I raced along the street, looking for number fourteen, the address we had for Emma. I was at number thirty--four so I ran on.
As I passed a small pathway separating a block of houses, two people came running out--both dressed in dark leisure suits. I barely had time to notice that one was a man, the other a woman, before the man charged into me, knocking me to the ground.
“Ow!” I yelled as I hit the pavement, landing on my left shoulder. “What the heck…?”
Furious, I pulled myself up and rubbed my shoulder. It stung like mad, and I could already feel the throb of a bruise forming. I glared up at the man then sucked in my breath as I saw the young girl, flung face down over his shoulder. I noticed the
heavy boot on her left leg then the metal splint supporting it. She was wearing a calliper. She must be Emma. And they were kidnapping her!

Buy Links
Astraea Press
Barnes and Noble

Ten Fun Facts About Karen King
1)   I have no sense of direction and am always getting lost.
2)   I had my first poem published when I was eleven.
3)   I love to sing but can never remember the words to songs and always sing out of tune.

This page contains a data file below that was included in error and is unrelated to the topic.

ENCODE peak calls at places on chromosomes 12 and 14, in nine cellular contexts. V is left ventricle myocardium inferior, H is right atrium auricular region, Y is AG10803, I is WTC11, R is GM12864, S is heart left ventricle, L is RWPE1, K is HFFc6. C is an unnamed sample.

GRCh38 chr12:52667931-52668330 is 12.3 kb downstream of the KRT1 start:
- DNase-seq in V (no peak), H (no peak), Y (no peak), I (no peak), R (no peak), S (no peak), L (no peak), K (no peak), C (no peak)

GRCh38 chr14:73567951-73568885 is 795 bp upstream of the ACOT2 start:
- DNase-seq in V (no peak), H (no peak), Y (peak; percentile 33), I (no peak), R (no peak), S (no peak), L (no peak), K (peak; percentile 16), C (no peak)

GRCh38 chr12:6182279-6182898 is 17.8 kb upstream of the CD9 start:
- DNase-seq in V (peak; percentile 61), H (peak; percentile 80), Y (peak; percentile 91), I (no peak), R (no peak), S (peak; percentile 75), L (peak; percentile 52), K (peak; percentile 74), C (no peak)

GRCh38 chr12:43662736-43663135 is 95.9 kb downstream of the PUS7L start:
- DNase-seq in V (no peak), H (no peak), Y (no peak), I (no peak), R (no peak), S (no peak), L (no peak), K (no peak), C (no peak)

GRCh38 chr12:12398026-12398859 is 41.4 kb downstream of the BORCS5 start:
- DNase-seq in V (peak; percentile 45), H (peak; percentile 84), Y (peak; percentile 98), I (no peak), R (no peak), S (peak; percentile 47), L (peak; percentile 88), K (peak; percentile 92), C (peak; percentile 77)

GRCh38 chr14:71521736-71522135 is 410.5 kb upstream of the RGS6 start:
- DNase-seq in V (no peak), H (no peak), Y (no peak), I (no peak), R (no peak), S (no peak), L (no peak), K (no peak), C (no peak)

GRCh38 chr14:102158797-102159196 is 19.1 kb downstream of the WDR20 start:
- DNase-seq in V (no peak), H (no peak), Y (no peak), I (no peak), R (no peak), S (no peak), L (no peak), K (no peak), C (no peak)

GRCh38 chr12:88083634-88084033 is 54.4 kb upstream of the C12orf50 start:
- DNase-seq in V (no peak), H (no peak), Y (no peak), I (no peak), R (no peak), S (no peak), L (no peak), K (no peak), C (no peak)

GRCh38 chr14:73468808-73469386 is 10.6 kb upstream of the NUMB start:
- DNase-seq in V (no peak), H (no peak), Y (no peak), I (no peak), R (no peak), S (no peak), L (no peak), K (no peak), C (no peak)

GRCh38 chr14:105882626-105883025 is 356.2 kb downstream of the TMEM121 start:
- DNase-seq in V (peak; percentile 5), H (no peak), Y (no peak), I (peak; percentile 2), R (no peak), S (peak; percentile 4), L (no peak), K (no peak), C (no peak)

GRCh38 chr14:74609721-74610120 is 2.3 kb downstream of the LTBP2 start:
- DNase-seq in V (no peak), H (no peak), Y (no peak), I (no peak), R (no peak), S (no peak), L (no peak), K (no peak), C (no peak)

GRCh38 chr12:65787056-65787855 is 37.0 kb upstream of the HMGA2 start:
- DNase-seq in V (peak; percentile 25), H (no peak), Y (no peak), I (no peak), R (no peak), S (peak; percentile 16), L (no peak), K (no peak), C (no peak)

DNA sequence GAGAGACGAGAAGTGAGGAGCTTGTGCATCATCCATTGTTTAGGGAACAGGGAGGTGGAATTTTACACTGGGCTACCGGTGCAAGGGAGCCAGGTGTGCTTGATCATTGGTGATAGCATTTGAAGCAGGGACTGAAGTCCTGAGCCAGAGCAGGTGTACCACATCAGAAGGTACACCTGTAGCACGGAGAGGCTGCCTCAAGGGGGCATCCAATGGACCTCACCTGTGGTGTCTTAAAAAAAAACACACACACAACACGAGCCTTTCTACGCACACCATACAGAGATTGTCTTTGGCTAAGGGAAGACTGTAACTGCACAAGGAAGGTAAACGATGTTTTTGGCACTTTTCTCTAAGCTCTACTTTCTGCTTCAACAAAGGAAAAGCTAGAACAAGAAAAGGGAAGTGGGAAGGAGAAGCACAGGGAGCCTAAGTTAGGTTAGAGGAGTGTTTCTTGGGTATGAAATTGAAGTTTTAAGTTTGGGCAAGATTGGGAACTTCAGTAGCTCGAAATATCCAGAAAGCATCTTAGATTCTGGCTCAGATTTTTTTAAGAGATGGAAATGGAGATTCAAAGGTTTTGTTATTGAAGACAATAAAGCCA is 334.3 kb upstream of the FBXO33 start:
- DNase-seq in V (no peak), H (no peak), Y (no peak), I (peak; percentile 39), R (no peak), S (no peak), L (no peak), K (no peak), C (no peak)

4)   When I was a child me and my brother spent all afternoon trying to dig to Australia.
5)   I was about to start teacher training when I started getting my work published so I became a writer instead.
6)   Me and my two brothers started our own detective agency when we were young and once ran all the way home in terror because we thought we’d spotted a wanted criminal.
7)   I once tried to dye my hair blonde and it turned out bright pink.
8)   I love chocolate so much I often eat it for breakfast.
9)    I can’t ride a bike. When I was younger I tried to learn but fell off and landed upside down in a litter bin. I haven’t tried since!
10)       I once wrote a horoscope page for a magazine.

Connect with Karen King
Author Facebook page:!/KarenKingAuthor
Good Reads page: